There is also a C-Array of "Buckets" for quick look up via hash-function, and these "Buckets" also point to a Linked List with all entries having the same hash-value aka "Collisions".

    But this array is not traversed to generate the output for keys

    UPDATE

    Sorry ... looks like I had an incorrect or outdated source

    according to https://www.cpan.org/authors/id/G/GA/GAAS/illguts-0.09.pdf

    * RITER, EITER: The first two fields are used to implement a single iterator over the + elements in the hash. RITER which is an integer index into the array referenced by ARRAY an +d EITER which is a pointer to an HE. In order find the next hash element one would first + look at EITER->next and if it turns out to be NULL, RITER is incremented until ARRAY[RITE +R] is non-NULL. The iterator starts out with RITER = -1 and EITER = NULL.

    and I'm not sure if this is still up to date, since new security requirements led to more randomization

    Cheers Rolf
    (addicted to the Perl Programming Language :)
    Wikisyntax for the Monastery

      Hi Rolf!

      I wrote: I will attempt to give a "short" answer to your "why not?" question. There may be some slight technical inaccuracies in pursuit of brevity. Also I will need some "C lingo" to explain what a Perl hash table actually "is", "under the covers". Underlining added for emphasis.

      I am actually surprised that there weren't more: "hey, you got detail X wrong" posts!

      My goal was to explain the basic idea and then show things like the scalar value of %hash which the user can access (added to my post using actual Perl code). Perl is very much a "live language" and updates are on-going. Its been maybe 5+ years since I looked seriously "at the guts".

      Update:
      I see the posts with various links to "Perl Guts". Whether the OP needs that level of detail is up to him. I tried to answer this basic question: is there a perlVar or function that is the TRUE array of hash key and one of values that,when changed, changes the keys or values?

      Perl is like an onion. To use an onion, first you have to take the thin skin off. Then you start slicing the onion. There are many layers. That is fundamental to what an onion is! So, how come some onion slices have a green thing in the middle? That is a level of detail that I didn't address and probably the OP doesn't need to know about in order to use an onion effectively. That is the best analogy that I can come up with at the moment. I hope that my post can be understood in time measured in minutes. To understand exactly everything about how Perl makes hashes, requires time measured in days, not minutes.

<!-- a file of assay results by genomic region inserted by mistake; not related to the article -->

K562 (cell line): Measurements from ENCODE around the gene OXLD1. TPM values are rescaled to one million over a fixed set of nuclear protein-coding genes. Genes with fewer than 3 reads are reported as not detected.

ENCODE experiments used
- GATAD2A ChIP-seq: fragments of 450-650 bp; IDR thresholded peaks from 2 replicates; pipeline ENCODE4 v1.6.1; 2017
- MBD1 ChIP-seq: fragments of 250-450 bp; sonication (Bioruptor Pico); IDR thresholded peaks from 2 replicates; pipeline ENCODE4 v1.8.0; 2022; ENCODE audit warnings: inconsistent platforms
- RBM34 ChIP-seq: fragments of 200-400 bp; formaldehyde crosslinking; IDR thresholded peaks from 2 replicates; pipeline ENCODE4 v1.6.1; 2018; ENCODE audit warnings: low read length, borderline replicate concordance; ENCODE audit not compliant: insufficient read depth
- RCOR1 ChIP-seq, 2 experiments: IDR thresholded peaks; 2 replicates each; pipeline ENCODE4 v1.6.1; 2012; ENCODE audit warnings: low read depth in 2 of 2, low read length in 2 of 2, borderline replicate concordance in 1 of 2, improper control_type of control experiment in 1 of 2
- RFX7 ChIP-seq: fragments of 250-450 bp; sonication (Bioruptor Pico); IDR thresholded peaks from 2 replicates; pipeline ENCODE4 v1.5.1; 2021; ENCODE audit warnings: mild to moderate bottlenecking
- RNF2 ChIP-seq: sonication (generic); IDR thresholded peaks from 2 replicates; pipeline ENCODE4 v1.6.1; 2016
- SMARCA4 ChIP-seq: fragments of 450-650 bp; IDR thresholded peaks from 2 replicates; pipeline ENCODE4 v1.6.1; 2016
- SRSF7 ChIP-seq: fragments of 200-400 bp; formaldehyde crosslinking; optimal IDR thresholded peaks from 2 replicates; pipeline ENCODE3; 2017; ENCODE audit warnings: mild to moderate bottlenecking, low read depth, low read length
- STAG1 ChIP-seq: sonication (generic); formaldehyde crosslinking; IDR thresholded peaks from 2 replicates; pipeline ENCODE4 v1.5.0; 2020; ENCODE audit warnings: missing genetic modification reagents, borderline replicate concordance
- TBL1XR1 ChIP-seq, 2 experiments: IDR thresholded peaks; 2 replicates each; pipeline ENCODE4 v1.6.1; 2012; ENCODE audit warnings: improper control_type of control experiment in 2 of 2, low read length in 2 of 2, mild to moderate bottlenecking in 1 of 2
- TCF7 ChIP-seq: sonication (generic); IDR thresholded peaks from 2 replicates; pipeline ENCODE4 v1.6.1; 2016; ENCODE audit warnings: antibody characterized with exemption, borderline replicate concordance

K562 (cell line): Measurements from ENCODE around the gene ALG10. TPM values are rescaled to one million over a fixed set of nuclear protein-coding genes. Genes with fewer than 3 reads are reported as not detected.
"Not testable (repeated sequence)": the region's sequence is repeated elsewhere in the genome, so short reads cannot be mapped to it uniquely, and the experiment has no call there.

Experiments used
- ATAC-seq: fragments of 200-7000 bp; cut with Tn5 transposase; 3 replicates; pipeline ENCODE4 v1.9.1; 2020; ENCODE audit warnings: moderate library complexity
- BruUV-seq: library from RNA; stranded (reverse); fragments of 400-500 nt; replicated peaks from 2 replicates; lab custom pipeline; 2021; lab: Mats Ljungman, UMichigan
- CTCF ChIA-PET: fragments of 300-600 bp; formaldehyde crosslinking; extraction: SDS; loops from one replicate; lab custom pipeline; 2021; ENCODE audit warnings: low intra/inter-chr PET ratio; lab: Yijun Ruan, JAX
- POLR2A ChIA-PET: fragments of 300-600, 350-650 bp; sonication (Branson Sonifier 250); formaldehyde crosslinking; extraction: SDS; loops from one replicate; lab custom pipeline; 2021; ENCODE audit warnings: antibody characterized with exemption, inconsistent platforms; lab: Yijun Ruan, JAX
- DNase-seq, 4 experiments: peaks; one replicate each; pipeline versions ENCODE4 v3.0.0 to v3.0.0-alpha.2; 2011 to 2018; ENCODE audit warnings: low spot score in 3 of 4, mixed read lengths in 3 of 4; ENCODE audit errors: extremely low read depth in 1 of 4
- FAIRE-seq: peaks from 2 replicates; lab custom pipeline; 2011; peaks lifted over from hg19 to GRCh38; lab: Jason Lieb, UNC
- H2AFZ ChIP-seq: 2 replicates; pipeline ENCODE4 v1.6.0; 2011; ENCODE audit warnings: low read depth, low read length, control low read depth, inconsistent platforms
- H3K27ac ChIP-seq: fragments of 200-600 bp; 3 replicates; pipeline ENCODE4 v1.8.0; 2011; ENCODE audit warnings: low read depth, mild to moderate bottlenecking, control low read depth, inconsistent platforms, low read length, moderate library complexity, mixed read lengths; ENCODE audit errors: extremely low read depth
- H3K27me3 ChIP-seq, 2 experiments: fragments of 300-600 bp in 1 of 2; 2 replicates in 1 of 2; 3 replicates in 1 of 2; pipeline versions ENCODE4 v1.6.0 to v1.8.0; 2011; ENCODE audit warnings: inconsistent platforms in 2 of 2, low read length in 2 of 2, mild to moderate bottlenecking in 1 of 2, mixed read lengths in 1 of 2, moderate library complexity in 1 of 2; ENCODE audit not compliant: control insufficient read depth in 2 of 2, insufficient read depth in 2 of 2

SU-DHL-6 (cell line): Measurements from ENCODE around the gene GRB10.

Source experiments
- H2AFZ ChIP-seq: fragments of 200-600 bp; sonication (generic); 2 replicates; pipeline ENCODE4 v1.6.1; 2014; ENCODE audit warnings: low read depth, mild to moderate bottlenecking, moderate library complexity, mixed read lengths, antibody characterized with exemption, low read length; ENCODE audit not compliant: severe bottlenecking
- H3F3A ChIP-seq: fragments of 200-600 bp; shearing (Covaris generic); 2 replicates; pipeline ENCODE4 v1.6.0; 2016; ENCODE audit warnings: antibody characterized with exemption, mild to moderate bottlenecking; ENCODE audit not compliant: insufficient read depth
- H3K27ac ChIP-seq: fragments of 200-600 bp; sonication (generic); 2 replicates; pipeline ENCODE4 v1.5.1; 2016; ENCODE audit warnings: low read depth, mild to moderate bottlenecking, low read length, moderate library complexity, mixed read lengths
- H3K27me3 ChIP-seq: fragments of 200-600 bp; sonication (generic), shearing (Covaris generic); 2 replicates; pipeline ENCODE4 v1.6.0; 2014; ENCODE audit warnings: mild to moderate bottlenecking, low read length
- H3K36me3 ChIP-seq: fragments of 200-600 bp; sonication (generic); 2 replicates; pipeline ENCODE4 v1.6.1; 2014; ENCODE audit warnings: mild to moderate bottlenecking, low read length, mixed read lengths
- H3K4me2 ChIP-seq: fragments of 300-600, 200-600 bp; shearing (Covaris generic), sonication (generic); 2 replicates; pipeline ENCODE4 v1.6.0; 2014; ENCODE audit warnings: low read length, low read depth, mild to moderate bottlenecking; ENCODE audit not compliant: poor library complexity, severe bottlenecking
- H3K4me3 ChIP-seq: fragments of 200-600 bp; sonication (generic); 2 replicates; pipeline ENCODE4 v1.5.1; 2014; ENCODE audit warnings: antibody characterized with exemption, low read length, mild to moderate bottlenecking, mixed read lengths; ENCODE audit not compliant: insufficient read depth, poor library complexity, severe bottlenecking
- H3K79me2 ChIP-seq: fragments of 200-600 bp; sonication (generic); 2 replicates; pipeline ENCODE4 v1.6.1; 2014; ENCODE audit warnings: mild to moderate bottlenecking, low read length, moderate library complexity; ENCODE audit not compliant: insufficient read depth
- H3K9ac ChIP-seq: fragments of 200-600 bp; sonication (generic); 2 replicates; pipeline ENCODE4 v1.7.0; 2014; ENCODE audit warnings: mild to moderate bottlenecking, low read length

> when changed, changes the keys ...

        Well I think this is the easiest to answer, the basic mechanism is a hash-function mapping a key to an array-index for a lookup mechanism.

        And this means a stored key must be immutable , because that calculated array-index would change too.

        Consequently there can't be a faster way than replacing the whole key-value pair with "delete OLD" + "store NEW".

        All the other implementation details we discussed are about various other features and performance.

        Cheers Rolf
        (addicted to the Perl Programming Language :)
        Wikisyntax for the Monastery

        ) That's why Perl's associative arrays are called "hashes" in the first place.

Re^2: can I change hash keys or values directly
by misterperl (Monk) on Feb 04, 2021 at 16:34 UTC
    TYVM!

    I pretty familiar with hash internals from a user viewpoint but your details were most instructive. I read it twice but may need to read a few more times to let it sink in..

    Curiously, I recall my FIRST programming assignment, way back in 1977, in APL, was to write a hash table manager, which stored and retrieved hashed elements. Thinking back to how that worked- I get what you're saying. Its not stored as an array (even though keys %h returns one).. I also recall writing a non-hashed storage manager and for reasonably-sized tables, the speeds were of course much better. I get that :)

    Much appreciated you are the guru of Perl Hashes!

      I'm glad that you liked my post!

      I actually used the Perl hash algorithm in a C project once. So I got pretty far into how Perl did it.

      I wrote a .h file, memtracker.h for a local college. Students just included this .h file in their C or C++ program and magic happened. Without any source mods or link dependencies, this thing tracked C or C++ memory allocations and deallocations and when the user program exited, it showed whether there were any memory leaks and a table showing how all of this played out. It would say things like "on line X, that memory allocation has no corresponding deallocation", etc. Anyway I used a hash as the main data structure to keep track of things. Turned out to be a more complicated project that I had first thought - mainly due to making it work with 2 compilers each of C and C++ using the same single .h file. Final file was somewhat north of 1,500 lines of C with a lot of C pre-processor voo-doo. Anyway turned out to be a fun project. One C++ prof had his own version of this, but it was so slow, it was adding 20 minutes execution time to a large C++ lab! My version was so fast that it wasn't even user perceptible and it had more features. Using a very efficient data structure was a big part of the speed improvement.

Log In?
Username:
Password:

What's my password?
Create A New User
Domain Nodelet?
Node Status?
node history
Node Type: note [id://11127723]
help
Chatterbox?
and the web crawler heard nothing...

How do I use this? | Other CB clients
Other Users?
Others drinking their drinks and smoking their pipes about the Monastery: (5)
As of 2022-05-16 14:47 GMT
Sections?
Information?
Find Nodes?
Leftovers?
    Voting Booth?
    Do you prefer to work remotely?



    Results (63 votes). Check out past polls.

    Notices?